Mechanical and Civil Engineering Seminar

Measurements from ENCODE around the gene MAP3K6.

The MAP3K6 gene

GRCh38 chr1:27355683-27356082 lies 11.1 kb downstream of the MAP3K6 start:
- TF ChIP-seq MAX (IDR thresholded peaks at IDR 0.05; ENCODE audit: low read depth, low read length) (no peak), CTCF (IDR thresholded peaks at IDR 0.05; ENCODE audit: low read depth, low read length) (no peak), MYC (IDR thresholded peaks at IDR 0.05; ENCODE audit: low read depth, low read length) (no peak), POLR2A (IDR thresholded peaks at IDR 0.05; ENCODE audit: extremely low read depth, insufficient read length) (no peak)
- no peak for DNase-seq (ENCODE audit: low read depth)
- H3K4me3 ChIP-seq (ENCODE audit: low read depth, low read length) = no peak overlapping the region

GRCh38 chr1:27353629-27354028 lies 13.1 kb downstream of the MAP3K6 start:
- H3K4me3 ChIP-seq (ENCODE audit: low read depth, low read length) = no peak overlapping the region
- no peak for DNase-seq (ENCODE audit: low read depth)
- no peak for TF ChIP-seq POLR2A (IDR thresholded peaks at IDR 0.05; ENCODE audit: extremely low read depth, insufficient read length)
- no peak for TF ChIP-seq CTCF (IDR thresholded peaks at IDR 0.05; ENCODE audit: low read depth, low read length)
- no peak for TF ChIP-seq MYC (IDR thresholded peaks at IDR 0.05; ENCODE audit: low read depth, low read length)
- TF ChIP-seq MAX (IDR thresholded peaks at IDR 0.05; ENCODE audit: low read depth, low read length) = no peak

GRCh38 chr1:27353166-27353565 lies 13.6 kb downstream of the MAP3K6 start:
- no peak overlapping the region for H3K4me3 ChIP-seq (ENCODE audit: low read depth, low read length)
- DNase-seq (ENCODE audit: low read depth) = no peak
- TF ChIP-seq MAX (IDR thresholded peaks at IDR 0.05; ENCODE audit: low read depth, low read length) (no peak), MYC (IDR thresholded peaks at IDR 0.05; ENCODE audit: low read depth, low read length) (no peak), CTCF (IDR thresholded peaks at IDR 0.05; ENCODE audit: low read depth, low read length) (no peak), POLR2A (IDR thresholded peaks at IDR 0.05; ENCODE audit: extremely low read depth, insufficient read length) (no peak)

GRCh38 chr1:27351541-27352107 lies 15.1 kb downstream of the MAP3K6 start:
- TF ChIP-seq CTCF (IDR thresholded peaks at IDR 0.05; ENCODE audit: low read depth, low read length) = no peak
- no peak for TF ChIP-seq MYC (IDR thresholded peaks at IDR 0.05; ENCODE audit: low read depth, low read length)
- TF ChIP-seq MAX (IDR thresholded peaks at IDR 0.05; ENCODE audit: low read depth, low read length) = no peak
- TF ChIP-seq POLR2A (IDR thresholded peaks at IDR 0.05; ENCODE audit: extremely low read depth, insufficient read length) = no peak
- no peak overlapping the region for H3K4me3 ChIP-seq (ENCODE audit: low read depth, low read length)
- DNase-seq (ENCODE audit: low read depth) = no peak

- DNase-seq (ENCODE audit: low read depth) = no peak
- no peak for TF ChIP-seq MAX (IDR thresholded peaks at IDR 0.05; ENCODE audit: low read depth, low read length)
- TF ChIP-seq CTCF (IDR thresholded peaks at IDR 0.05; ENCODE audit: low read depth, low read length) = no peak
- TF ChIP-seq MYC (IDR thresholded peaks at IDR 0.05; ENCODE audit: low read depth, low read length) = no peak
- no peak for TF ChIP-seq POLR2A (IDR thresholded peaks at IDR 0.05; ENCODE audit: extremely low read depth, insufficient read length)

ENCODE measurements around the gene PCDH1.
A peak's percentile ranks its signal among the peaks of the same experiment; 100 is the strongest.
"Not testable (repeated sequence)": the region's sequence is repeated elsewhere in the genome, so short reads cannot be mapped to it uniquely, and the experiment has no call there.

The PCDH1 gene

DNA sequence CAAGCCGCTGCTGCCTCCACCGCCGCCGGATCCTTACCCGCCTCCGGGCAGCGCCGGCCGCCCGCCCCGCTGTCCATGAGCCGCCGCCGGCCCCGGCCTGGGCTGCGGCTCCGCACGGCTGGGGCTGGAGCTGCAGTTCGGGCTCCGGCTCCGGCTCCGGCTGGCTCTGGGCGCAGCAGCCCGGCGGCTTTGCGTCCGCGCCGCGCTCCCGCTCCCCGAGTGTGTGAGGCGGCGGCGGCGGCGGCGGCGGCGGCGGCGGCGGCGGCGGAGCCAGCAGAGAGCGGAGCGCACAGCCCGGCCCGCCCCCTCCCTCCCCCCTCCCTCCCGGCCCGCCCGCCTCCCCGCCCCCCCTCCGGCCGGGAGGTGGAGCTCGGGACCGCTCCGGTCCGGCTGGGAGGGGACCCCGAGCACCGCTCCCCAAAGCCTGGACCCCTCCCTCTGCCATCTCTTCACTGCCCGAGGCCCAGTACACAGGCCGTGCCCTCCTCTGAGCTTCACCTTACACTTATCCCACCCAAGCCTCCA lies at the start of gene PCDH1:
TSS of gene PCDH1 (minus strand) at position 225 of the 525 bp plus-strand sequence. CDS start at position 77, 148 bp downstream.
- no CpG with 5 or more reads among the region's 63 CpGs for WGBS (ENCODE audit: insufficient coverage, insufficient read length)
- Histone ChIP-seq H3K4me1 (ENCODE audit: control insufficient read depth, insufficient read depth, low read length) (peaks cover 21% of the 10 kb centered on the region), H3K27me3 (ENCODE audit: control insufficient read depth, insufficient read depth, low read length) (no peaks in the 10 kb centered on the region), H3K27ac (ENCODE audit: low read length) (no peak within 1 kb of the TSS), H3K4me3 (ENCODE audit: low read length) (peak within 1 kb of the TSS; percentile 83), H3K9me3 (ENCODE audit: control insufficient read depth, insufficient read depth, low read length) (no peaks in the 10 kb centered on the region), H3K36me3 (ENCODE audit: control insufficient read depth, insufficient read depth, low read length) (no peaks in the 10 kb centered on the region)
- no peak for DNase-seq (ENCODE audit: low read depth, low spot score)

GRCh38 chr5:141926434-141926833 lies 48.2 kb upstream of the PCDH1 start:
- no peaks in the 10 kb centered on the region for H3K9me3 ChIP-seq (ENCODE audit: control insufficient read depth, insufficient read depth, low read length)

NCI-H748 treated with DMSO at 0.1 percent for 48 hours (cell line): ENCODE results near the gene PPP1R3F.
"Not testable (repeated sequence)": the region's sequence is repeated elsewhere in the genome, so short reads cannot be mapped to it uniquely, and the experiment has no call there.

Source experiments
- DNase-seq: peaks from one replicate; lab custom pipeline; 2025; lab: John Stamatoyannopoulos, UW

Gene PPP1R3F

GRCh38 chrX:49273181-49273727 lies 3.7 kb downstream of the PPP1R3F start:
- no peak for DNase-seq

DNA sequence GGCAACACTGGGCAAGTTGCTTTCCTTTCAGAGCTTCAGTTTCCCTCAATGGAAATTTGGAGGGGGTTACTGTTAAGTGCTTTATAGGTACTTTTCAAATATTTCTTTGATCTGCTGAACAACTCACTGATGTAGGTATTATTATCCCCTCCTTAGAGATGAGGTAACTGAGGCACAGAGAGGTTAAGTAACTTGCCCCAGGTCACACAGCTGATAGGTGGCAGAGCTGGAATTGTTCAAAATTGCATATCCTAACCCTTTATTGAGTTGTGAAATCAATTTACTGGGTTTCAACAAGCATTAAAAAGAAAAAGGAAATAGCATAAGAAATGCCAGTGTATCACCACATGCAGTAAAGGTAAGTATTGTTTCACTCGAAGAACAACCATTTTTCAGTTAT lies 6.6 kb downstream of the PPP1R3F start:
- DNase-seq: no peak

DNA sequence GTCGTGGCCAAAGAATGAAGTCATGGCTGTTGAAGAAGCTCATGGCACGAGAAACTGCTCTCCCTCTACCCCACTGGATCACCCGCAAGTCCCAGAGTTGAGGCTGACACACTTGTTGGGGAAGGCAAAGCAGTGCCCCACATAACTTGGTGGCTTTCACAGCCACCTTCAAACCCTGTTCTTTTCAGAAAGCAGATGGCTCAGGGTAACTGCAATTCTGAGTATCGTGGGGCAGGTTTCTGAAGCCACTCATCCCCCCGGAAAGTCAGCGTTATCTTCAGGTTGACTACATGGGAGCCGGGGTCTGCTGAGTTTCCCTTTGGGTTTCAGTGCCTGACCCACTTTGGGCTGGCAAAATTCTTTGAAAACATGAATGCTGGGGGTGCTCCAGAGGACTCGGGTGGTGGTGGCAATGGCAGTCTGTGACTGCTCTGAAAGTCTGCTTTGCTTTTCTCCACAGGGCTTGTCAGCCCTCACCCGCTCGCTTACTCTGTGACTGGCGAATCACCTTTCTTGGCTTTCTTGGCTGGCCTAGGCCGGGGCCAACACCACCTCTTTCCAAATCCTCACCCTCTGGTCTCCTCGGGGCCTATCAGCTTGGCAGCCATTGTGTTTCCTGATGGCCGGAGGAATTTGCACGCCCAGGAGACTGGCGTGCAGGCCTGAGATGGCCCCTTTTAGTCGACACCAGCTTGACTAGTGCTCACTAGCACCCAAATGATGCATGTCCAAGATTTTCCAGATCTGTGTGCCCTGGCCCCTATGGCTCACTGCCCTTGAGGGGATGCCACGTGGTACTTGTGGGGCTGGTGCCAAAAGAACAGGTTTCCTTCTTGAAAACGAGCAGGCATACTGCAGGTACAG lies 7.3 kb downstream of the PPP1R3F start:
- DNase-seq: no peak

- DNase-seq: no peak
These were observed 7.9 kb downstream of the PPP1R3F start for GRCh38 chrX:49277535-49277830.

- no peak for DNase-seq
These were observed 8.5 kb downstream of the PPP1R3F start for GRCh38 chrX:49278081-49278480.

The packaging and transport of cholesterol in the bloodstream are mediated by nanoparticles called lipoproteins. In a process known as ``reverse cholesterol transport," high-density lipoprotein (HDL) particles scavenge cholesterol from tissues and other lipoproteins and thereafter deliver it to the liver for excretion or other use. During this process, which is consistent with the observed inverse relationship between levels of HDL and the risk of atherosclerosis, HDL particles undergo various shape transitions. The functional properties of these particles are believed to be closely tied to shape. Discoidal and spheroidal shapes are observed. For discoidal HDL, experimental evidence and molecular dynamics simulations have led to the proposition of an analog model involving an elastic loop spanned by a soap film, corresponding respectively to the major protein component of the HDL and the lipid molecules. On the basis of a variational formulation, we obtain a boundary-value problem for a vector field that parametrizes both the bounding loop and the spanning surface. Working with the first and second variations of the relevant free-energy functional, we conduct detailed bifurcation and stability analyses. We also discuss the extension of the theory to account for curvature elasticity and other salient effects.